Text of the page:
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Sprague's Pipit Images
Sprague's Pipit (Anthus spragueii) is a small songbird (passerine) in the family Motacillidae that breeds in the short- and mixed-grass prairies of North America. Migratory, it spends the winters in the southwestern United States and northern Mexico. Sprague's Pipits are unique among songbirds in that they sing high in the sky, it is more often identified by its distinctive descending song heard from above then it is seen on the ground. Males and females are cryptically coloured and similar in appearance; they are a buffy brown with darker streaking, slender bills and pinkish to yellow legs. Sprague's Pipit summer habitat is primarily native grasslands in the north central prairies of the United States and Canada.
Found in mixed or short grass prairie throughout the central northern Great Plains of North America. In Canada, Sprague's Pipit breed in southern Alberta, southern Saskatchewan, and southwest Manitoba. In the United States, they breed in northeastern and central Montana, western and central North Dakota, northwest South Dakota, and in the Red River Valley of Minnesota. Sprague's Pipits winter in the southwestern United States and northern Mexico. In the United states it occurs from southern California (casually), south-central and southeastern Arizona, southern New Mexico, central and eastern Texas, occasionally found in southern Kansas, southern Oklahoma, very rarely in southern Missouri, Tennessee and northwestern Mississippi south through Arkansas and Louisiana . In Mexico it is found in the interior from northeastern Sonora and Nuevo Leon south to Zacatecas and San Luis Potosi and along the Atlantic Coast from Tamaulipas to central Veracruz. It is uncommon in the Central Volcanic belt, rare in west Tobasco and a vagrant to s Guerrero (Howell and Webb 1995).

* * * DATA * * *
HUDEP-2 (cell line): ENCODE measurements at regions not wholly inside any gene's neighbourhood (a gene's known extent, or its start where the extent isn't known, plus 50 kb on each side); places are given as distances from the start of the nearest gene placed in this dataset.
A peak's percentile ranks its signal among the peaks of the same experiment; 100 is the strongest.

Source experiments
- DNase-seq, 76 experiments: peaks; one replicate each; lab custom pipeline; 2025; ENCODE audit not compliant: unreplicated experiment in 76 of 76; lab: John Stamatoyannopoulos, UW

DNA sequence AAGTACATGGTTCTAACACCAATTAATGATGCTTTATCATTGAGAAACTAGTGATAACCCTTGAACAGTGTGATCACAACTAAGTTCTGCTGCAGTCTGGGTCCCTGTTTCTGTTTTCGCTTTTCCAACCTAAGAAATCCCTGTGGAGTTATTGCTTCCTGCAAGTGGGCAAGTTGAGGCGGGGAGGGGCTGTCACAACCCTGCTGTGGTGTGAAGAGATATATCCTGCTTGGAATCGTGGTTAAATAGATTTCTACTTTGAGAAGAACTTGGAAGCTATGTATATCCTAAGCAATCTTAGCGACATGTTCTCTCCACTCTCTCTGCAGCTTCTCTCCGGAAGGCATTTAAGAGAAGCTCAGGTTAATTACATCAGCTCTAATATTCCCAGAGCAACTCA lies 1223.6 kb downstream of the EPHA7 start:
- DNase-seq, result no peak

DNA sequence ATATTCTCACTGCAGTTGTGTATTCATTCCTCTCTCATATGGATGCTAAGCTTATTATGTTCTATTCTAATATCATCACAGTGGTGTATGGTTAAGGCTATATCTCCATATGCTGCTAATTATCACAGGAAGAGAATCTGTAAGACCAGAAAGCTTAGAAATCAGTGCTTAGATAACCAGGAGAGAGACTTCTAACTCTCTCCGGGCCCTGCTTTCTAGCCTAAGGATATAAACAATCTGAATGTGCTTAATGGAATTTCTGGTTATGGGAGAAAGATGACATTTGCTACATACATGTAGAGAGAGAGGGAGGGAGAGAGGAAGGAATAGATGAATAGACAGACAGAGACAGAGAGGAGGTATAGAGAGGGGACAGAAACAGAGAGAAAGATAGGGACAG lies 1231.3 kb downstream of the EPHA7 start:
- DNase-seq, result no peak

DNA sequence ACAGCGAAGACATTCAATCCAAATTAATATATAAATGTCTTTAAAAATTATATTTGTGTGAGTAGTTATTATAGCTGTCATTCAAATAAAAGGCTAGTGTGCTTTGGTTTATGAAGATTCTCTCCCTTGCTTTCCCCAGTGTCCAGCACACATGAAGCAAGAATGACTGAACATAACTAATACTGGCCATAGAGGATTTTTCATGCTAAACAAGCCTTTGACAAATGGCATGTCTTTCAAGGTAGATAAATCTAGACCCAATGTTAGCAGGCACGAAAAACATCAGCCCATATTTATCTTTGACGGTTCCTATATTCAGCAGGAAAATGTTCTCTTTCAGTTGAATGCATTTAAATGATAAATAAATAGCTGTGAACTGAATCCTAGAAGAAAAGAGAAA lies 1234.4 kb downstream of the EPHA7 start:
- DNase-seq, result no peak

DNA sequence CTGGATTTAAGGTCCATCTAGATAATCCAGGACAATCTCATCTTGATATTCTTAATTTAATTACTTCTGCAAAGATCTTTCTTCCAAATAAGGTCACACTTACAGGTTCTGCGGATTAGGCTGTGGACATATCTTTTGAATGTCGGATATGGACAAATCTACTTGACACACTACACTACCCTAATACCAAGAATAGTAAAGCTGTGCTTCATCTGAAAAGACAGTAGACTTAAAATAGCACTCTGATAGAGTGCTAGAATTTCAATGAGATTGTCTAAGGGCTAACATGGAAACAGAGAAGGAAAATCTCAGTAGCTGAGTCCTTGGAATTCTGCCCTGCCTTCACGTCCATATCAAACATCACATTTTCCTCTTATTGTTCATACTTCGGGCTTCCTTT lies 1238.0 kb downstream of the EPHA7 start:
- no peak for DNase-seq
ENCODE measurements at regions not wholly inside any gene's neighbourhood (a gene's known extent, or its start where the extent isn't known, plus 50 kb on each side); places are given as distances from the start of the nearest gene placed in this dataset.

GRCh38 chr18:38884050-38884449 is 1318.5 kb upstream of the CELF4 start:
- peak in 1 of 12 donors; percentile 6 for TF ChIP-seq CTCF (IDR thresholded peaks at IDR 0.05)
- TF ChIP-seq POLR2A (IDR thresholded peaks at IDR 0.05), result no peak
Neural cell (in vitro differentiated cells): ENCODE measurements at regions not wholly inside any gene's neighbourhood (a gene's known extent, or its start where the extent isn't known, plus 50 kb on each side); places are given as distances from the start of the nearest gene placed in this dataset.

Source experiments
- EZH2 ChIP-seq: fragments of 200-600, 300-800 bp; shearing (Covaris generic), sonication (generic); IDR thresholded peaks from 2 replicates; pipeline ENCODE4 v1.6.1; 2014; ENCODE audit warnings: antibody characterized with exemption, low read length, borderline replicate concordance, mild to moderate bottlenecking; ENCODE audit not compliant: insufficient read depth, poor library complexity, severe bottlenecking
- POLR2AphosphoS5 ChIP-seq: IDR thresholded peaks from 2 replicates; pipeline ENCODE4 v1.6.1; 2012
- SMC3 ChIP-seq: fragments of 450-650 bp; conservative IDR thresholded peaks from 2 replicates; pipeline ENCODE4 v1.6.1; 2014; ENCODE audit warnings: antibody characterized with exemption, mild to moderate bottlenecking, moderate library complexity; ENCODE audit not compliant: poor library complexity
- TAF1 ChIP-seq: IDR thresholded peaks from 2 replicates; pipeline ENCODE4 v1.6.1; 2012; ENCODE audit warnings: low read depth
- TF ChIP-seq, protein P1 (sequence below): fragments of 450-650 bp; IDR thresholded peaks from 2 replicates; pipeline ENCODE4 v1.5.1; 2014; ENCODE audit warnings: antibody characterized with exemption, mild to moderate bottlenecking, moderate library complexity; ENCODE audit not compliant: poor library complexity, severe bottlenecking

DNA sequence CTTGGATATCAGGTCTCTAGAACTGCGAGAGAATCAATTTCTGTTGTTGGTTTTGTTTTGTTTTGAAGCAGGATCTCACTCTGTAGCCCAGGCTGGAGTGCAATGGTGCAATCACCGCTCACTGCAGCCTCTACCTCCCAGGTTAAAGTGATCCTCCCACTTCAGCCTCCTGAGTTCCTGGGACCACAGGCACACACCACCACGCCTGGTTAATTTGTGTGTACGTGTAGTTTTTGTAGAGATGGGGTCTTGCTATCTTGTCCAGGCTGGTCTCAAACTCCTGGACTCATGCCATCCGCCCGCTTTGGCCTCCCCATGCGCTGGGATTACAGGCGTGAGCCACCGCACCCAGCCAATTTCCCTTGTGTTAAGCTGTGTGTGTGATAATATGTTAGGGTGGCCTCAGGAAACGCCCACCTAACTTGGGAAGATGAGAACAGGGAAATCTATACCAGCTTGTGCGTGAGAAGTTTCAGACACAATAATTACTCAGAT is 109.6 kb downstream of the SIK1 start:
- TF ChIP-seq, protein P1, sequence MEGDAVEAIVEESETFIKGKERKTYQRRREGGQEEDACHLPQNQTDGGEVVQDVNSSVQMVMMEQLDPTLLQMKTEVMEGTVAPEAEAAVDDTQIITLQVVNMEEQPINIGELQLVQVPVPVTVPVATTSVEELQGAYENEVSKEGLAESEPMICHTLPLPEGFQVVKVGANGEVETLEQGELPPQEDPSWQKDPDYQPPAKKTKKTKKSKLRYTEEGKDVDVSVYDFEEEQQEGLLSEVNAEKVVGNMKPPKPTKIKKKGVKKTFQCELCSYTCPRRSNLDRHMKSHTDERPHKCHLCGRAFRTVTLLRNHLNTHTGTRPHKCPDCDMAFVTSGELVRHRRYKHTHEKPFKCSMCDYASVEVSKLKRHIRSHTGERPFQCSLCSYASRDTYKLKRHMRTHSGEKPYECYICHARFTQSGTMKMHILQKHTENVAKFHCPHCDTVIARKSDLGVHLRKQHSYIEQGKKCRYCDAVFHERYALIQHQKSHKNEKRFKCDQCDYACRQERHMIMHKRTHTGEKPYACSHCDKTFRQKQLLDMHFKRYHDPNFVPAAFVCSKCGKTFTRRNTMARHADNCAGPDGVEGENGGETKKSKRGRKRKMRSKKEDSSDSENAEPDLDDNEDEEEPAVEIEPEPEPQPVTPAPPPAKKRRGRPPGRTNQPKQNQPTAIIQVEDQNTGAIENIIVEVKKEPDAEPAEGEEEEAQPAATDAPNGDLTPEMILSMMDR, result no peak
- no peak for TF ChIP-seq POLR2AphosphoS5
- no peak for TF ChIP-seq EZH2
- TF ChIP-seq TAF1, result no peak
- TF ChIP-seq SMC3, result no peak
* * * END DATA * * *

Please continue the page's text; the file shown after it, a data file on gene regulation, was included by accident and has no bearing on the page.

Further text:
Sprague’s Pipits were listed in 1999 by the Committee on the Status of Endangered Wildlife in Canada (COSEWIC) [http://www.cosewic.gc.ca/] as “Threatened”; the status was re-examined and confirmed in May 2000. Sprague’s Pipits were officially listed under the Species at Risk Act (SARA) as “Threatened” on 5 June 2003 (Jones 2010). In the United States, Sprague’s Pipits are a Candidate for listing as “Endangered” or “Threatened” under the Endangered Species Act of 1973; however, listing Sprague’s Pipits is precluded by higher listing priorities
They breed in habitat with minimal human disturbance, such as grazing, haying or other human development. Sprague's Pipit is a ground nesting passerine and standing dead vegetation is used to build the canopy over the nest.
Breeding begins as early as late April and continues until mid to late August. Nests are a small cup of grass found on the ground with standing dead vegetation folded over to create a canopy. There is a single entrance to the nest. Four to six eggs are typically laid within the nests with an average incubation time of 13–14 days. Renesting and second broods have been occasionally documented for Sprague’s Pipit, as has polygyny; however, they are predominantly single-brooded (Jones et al. 2010).
Sprague's Pipit's eat various insects, spiders, and sometimes seeds. During the breeding season the adults are almost entirely insectivorous and feed the young on insects as well.